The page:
Author: Professor Dr. Syed Arif Kamal  Next Article                                          Printable Version PDF


How to Guard Against Curvatures of Spinal Column in Children?

Scoliosis, lateral curvature of the spinal column, effects children in their growth period. If recognized early the deformity may be treated by a combination of exercises and braces. However, if it reaches advanced stage it may disfigure the body, cosmetically, and may affect vital organs, like heart and lungs. At this stage, the only recourse is major spinal surgery. Since spinal column is the site of many nerves, which control our motor system, any damage to these may cripple the patient. Professor Dr. H. Neugebauer of Orthopadisches Krankenhaus Gersthof, Vienna, Austria, a well‑known Orthopedic Surgeon and host of an Orthopedic Conference in 1988, mentioned that he operated on a girl for scoliosis and she was paralyzed from the waist down. What can the parents do to save their children from the pain and the suffering, which the above patient is bearing?

 

The spinal column of girls is more flexible than that of boys. The incidence of scoliosis is also in the ratio of 5 to 1 in girls as compared to that in boys. Scoliosis has no symptoms and is recognized, only, by the deformity it produces in the body.     

 

During the school‑going period make sure that the children do not carry unnecessary books in their school bags. The school bags should not be carried on one side. They should be worn properly on the back exerting load evenly on both sides. The best way to avoid these complications and major surgery is to monitor young children for the curvature of spinal column. The parents may help recognize many cases early enough to avoid surgery by keeping a watchful eye on their children between the ages of 5‑10 years.     

 

The very first clue of any back asymmetry shall come by observing the soles of a child's shoes. If the soles are asymmetrically worn out there is a strong suspicion that there is something wrong with the skeletal system. Another clue could be the asymmetry of knee joints observed when the child is standing erect, facing the examiner, feet together.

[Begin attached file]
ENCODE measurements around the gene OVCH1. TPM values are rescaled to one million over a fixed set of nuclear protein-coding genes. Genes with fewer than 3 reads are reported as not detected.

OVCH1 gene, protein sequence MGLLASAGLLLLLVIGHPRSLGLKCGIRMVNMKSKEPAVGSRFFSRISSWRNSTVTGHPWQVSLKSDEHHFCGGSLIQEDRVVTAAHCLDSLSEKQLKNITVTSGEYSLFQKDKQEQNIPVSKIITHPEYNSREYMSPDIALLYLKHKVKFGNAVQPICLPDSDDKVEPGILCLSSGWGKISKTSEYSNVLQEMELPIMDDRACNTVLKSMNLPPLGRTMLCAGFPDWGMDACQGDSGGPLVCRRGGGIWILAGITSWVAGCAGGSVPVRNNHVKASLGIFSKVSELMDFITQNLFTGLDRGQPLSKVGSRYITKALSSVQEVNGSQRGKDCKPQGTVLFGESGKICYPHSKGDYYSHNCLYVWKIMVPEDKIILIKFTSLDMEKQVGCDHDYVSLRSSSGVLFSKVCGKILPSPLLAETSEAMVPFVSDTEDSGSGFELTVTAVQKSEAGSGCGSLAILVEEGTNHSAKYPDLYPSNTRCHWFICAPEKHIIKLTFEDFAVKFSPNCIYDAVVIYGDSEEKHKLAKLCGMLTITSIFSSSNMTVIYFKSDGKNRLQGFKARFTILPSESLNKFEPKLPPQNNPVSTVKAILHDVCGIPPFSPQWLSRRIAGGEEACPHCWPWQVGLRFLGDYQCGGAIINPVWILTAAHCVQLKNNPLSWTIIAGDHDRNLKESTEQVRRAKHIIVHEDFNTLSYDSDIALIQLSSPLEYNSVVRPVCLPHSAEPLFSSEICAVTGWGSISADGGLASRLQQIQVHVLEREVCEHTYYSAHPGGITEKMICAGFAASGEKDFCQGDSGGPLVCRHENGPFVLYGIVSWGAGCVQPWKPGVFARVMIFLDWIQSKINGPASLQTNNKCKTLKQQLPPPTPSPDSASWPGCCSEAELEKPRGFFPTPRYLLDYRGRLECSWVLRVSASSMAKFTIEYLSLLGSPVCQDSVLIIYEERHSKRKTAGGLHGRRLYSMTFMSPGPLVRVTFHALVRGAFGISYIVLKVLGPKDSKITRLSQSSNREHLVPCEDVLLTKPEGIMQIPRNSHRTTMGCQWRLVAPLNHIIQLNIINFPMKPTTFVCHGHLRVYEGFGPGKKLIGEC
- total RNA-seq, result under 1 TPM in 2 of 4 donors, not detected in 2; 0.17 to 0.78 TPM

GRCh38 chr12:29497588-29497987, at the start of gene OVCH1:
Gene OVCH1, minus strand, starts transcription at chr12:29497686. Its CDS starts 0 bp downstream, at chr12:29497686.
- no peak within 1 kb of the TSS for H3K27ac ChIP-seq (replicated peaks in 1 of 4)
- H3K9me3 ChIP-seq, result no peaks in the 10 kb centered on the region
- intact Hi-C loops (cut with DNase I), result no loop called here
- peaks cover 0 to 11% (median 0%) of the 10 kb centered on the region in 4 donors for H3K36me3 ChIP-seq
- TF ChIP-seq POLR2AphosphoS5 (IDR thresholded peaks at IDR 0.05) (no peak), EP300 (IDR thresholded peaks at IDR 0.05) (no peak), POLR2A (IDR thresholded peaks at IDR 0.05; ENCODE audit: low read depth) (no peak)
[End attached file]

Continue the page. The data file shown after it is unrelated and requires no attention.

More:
It is recommended that the parents conduct the following checks every six months, and a record maintained on the child's health book, especially if one of the parents or the siblings (brothers/sisters) has a back problem. The check would be noted as positive, if it indicates presence of asymmetry. This may be an indication of, possible, presence of scoliosis. Otherwise, the check shall be called negative.

 

Forward-Bending Check by Parents

i)

With back uncovered from the waist up the child stands facing the parent, feet together.

ii)

The child is asked to bend forward to reach toes with palms of hands joining together. Knees should NOT be flexed (that is, legs should NOT be bent) during the procedure.

iii)

Child's back is now observed for symmetry of both halves of the back from front, side and back
(Fig. 1). If one side is elevated the check is considered positive
.

 

 

 

 

 

 

 

 

 

 

 

 

Fig. 1a-c. Forward-bending check
 

Visual Check by Parents

 

i)

With back uncovered from the waist up, the child stands with back towards the parent, feet together (Fig. 2).

ii)

DO NOT make the child conscious that a back examination is being done. The child may produce an artificial posture. One way to distract the child is to pretend that you are listening to heart sounds by placing a stethoscope on the back.

iii)

Wait for a few minutes so that the tired stage has come.

iv)

Note the following (cf. Fig. 23 in the photo gallery):

a) Are the shoulder curves symmetrical?

b) Are the left and the right scapula at the same level?

c) Do the left and the right body triangles occupy the same area?

d) Is the midline of the back straight?
A C‑shaped curve is, usually, due to posture and is corrected if the child is asked to stretch.
An S‑shaped curve is an indication for further evaluation.

e) Are the spinal dimples at the same level?
If one of the dimples is elevated it may be due to a leg‑length inequality.

v)

If answer to any two of the above questions is in the negative this check is termed as positive  (cf. Fig. 2a-c).

 

 

 

 

 

 

 

 

 

 

 

 

Figures 2a-c. Visual check

 

If any one of the above checks is positive, it is recommended that the school physician sees the child. The child must receive a thorough, head-to-toe examination, with the clothing removed (cf. Fig. 1 & 2). In addition to screening for possible skeletal deformities, this would serve as an opportunity for health education both for the child and the parent. The child may also have to get a moiré topograph of the back and an X ray of the spinal column in the standing position.

 

Moiré fringe topography is an imaging technique, which gives a picture of the spinal column in three dimensions, whereas an ordinary X ray gives a picture in two dimensions only. Besides this advantage moiré fringe topography uses only ordinary light and is, therefore, more suitable for examination of young children, who should not be exposed to heavy doses of X rays. In the next article moiré technique shall be described in detail.

Appeared in the NEWS International, Karachi, Technotalk Page, March 8, 1997, 1  

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